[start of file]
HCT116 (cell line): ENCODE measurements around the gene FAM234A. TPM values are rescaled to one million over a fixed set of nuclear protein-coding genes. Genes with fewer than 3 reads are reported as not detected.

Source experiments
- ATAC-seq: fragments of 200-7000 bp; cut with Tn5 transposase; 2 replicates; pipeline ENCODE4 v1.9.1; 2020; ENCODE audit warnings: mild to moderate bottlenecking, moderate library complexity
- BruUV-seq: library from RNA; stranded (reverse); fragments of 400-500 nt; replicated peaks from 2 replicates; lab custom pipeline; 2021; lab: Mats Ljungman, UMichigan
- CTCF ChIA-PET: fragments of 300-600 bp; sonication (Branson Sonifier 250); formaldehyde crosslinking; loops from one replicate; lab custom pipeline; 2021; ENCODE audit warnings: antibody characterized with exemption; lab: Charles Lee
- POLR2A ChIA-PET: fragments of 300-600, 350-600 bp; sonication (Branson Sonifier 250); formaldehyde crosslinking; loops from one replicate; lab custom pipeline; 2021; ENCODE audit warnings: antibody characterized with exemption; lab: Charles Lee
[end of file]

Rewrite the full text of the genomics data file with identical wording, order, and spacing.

HCT116 (cell line): ENCODE measurements around the gene FAM234A. TPM values are rescaled to one million over a fixed set of nuclear protein-coding genes. Genes with fewer than 3 reads are reported as not detected.

Source experiments
- ATAC-seq: fragments of 200-7000 bp; cut with Tn5 transposase; 2 replicates; pipeline ENCODE4 v1.9.1; 2020; ENCODE audit warnings: mild to moderate bottlenecking, moderate library complexity
- BruUV-seq: library from RNA; stranded (reverse); fragments of 400-500 nt; replicated peaks from 2 replicates; lab custom pipeline; 2021; lab: Mats Ljungman, UMichigan
- CTCF ChIA-PET: fragments of 300-600 bp; sonication (Branson Sonifier 250); formaldehyde crosslinking; loops from one replicate; lab custom pipeline; 2021; ENCODE audit warnings: antibody characterized with exemption; lab: Charles Lee
- POLR2A ChIA-PET: fragments of 300-600, 350-600 bp; sonication (Branson Sonifier 250); formaldehyde crosslinking; loops from one replicate; lab custom pipeline; 2021; ENCODE audit warnings: antibody characterized with exemption; lab: Charles Lee